LOS ANGELES—While many have made the argument that TV is now better than movies—I’ll certainly take Orange is the New Black and Fargo over Transformers: Age of Extinction any day—it’s also true that TV has become the movies.
The current television landscape is crowded with series based on motion pictures, including Fargo, Parenthood, About a Boy, Teen Wolf and Psycho prequel Bates Motel. Now Syfy is joining the fray with 12 Monkeys, a new science-fiction drama debuting in January, which is based on the 1995 film with Bruce Willis, Madeline Stowe and Brad Pitt.
While both center around a time-traveler from a post-apocalyptic world frantically searching for the source of the plague that will eventually wipe out the human race, the series “is a complete reimagining” of the movie, co-executive producer Terry Matalas said at the Television Critics Association summer press tour. “We didn’t want to just redo what the movie does. Everything from the top down changed.”
Including the gender of the mentally-unhinged character played by Pitt in the film—a performance that won Pitt a Golden Globe as well as an Oscar nomination—which is now female. “We were going back and forth on how could anybody possibly do that role again, it’s so memorable,” Matalas told Quartz. “And one night, we were sitting there and we were like, what if we gave that opportunity to a woman and really saw what they could do with it.”
Bringing 12 Monkeys to the small screen wasn’t supposed to take two whole decades. “The idea was something that came up pretty soon after the movie was made,” said executive producer Richard Suckle, who was a production executive on the original film, but there were difficulties securing the rights from Chris Marker (who had created the 1962 French science-fiction short film La jetée, upon which 12 Monkeys was based). Years later, Matalas and co-executive producer Travis Fickett had written a 12 Monkeys-like time traveler thriller script called Splinter, and the decision was made to turn that into a full-on 12 Monkeys adaptation.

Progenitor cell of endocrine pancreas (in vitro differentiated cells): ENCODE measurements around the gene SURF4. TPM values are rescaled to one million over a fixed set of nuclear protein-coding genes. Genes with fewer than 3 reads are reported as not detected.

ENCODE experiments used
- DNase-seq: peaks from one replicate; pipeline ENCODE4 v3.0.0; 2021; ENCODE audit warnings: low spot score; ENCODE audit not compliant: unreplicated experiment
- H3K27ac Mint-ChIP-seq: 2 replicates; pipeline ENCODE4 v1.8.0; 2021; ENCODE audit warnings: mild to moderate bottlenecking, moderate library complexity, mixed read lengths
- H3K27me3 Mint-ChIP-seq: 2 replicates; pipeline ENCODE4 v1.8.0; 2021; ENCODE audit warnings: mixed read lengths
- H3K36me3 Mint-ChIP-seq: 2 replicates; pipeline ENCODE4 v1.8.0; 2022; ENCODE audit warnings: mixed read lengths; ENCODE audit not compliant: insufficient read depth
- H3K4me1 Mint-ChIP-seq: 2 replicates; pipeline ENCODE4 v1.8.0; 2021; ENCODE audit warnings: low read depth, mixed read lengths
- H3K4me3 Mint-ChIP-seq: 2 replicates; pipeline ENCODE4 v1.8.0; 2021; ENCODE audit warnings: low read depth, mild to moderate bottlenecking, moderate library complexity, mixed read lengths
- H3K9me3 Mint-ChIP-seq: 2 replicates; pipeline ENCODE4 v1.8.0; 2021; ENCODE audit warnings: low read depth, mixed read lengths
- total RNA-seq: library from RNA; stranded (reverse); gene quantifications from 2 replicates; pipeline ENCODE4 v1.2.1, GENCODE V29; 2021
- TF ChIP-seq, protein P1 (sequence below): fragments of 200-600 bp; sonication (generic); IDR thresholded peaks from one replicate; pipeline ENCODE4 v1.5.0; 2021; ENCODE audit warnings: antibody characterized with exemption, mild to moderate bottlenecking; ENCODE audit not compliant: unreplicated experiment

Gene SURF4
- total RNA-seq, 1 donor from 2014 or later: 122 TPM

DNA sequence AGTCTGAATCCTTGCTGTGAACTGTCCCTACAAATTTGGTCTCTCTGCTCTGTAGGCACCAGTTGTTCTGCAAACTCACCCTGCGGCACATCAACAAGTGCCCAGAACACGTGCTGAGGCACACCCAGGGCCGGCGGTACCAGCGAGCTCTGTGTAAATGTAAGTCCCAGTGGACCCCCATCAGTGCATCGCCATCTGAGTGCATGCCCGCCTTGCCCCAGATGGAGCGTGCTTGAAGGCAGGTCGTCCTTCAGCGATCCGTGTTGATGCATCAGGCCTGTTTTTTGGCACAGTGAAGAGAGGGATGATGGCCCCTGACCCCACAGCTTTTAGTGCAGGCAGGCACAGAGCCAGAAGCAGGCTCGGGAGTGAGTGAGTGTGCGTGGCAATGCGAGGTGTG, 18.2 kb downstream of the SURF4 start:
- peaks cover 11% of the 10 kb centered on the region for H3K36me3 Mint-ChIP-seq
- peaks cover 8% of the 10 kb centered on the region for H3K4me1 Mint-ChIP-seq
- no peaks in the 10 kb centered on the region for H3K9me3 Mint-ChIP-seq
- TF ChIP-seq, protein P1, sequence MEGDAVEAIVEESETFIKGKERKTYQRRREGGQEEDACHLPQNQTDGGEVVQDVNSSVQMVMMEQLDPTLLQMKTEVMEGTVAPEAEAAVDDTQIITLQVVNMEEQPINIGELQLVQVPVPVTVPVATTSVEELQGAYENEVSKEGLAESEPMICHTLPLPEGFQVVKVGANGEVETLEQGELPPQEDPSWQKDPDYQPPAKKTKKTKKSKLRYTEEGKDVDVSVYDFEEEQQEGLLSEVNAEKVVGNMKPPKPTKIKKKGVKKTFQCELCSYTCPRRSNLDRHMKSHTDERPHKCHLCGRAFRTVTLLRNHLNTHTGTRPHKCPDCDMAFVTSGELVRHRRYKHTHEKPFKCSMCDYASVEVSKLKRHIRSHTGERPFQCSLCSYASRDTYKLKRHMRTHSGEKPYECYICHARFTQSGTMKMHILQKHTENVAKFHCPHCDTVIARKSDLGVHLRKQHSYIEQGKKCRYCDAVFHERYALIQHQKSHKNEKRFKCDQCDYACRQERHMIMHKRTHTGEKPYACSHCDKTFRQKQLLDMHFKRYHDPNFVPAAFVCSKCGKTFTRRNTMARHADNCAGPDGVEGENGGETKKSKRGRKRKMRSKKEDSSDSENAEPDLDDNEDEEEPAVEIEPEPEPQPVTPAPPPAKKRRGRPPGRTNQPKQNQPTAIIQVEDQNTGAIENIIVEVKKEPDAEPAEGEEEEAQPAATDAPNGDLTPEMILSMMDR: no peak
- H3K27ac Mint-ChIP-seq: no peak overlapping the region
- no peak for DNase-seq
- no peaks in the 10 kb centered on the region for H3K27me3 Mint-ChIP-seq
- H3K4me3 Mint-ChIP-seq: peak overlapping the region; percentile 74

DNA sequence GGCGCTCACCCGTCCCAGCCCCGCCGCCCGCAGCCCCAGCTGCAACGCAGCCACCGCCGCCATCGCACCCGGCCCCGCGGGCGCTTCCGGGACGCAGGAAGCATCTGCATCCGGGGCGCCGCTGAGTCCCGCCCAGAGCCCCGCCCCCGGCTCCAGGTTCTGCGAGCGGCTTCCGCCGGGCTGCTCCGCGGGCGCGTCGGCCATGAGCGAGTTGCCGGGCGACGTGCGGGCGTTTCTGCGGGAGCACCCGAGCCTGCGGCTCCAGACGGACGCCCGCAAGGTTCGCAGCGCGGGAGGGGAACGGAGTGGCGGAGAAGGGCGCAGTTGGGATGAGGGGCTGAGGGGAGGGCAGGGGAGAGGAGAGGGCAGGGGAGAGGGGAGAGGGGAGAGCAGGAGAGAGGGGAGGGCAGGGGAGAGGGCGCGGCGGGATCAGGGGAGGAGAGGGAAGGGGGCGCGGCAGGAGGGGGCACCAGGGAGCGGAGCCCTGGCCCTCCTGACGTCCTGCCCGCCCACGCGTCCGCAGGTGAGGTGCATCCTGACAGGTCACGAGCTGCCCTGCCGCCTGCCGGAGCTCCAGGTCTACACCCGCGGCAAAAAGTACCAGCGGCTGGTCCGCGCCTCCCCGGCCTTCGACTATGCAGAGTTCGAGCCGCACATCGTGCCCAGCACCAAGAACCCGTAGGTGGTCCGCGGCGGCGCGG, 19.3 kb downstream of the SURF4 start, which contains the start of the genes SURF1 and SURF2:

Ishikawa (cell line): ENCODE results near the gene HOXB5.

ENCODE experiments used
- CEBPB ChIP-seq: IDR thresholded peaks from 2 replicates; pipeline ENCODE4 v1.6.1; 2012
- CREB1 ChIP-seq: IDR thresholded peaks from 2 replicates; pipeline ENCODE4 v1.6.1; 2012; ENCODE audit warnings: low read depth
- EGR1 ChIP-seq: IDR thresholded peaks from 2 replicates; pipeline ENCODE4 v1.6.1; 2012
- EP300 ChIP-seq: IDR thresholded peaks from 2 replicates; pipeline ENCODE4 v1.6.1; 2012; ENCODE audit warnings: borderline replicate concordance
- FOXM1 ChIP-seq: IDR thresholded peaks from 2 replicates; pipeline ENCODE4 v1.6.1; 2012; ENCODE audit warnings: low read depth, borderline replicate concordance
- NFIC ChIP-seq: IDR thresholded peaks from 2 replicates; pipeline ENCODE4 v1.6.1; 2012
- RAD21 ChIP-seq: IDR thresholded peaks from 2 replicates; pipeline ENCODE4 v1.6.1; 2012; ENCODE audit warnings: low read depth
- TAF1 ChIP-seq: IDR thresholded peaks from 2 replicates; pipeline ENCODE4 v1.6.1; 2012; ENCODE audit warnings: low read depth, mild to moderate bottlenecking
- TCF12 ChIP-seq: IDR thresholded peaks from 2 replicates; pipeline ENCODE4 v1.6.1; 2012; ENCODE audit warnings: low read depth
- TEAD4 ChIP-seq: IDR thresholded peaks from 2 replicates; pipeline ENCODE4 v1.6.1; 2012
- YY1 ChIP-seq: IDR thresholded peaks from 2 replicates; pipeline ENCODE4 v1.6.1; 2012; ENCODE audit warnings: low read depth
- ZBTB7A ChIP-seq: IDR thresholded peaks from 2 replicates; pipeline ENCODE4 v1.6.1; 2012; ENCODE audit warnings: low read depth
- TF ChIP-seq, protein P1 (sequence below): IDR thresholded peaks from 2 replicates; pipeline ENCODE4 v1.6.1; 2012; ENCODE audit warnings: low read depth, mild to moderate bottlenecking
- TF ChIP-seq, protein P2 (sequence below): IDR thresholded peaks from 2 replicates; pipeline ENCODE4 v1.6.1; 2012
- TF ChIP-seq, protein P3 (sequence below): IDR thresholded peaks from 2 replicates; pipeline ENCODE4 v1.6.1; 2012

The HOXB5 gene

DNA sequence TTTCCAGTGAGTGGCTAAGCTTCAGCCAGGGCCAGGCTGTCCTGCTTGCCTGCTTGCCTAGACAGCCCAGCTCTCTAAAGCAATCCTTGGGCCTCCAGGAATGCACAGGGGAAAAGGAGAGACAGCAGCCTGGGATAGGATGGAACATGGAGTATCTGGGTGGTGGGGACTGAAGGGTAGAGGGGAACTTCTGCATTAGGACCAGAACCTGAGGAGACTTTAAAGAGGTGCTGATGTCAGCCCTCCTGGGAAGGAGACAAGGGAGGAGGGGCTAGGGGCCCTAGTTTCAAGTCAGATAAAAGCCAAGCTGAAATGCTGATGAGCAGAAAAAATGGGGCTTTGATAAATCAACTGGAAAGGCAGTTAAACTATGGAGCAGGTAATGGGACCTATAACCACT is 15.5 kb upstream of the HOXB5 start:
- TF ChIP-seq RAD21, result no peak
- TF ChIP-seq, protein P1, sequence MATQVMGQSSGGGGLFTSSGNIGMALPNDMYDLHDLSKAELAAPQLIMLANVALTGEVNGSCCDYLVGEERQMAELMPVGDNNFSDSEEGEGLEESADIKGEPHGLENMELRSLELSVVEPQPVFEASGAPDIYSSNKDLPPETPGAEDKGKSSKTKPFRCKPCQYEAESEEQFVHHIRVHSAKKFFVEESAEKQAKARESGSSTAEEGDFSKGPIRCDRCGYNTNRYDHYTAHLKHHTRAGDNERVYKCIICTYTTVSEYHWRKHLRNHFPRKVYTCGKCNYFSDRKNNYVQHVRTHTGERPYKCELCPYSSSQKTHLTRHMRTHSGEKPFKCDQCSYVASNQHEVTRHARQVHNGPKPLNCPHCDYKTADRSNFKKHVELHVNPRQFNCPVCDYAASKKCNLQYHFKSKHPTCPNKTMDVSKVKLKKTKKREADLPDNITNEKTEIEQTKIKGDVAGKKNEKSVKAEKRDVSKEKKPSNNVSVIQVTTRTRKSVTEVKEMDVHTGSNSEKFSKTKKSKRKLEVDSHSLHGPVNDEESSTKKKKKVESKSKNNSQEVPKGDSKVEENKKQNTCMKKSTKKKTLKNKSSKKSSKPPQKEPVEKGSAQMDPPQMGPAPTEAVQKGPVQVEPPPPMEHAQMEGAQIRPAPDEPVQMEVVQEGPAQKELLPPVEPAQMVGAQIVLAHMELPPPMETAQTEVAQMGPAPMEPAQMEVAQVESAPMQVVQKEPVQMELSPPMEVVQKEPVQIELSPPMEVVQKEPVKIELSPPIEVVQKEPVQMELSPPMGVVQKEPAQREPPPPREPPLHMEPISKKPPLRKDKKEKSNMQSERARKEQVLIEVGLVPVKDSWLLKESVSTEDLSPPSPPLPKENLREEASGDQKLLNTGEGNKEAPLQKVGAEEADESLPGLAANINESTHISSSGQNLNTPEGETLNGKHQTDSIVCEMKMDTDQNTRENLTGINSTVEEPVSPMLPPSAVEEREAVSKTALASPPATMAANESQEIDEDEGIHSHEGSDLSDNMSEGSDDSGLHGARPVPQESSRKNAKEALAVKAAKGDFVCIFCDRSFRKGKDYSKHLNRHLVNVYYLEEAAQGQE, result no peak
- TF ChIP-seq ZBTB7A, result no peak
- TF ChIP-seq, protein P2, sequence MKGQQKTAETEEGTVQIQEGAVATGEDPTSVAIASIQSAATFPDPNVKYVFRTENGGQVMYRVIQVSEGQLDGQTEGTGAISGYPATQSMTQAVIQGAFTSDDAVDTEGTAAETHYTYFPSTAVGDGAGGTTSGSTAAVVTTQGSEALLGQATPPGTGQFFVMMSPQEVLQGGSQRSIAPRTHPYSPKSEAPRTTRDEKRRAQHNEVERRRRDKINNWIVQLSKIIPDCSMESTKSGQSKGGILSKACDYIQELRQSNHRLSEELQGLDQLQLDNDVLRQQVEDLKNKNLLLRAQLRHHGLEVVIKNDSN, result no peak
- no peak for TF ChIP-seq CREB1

While movie adaptations have popped up sporadically on TV for decades (a mix of hits like M*A*S*H*, Buffy the Vampire Slayer and Friday Night Lights, and failures like Nine to Five, Dirty Dancing and, earlier this year, Bad Teacher), the trend seems to have reached critical mass this year. With more and more new series struggling for viewers’ attention each year, any kind of brand recognition—like a familiar movie title—can help a show get that all-important leg up.
“Absolutely. The name itself seems to resonate with people,” Aaron Stanford, who is playing the Bruce Willis role, told Quartz. “Anyone who I’ve spoken to about 12 Monkeys, it clicks with them. It is a pre-existing brand. People recognize it, and they recognize it as something of quality. So it’s now our responsibility to uphold that brand and continue on and make this a quality program.”
The same phenomenon is happening in theater as well. Many of shows currently on Broadway are also movie adaptations, including Kinky Boots, Bullets Over Broadway, Aladdin, The Lion King, Newsies and Once.
While networks will be tempted to turn even more films into shows, 12 Monkeys producers caution that the key to potential success is not the title, but the idea and its execution. “What it usually is for me is the concept. Fargo is a unique setting and a unique world; the same thing here with 12 Monkeys,” Matalas told Quartz. “I wouldn’t say that I want to see everything turned into a television series, but there are specific ones that work great.” Added Fickett, “I think it’s more about capturing a state of mind, not necessarily repeating the same stories and ripping off those characters. You’re capturing that essence and distilling it into a longer form of entertainment. It’s worthwhile.”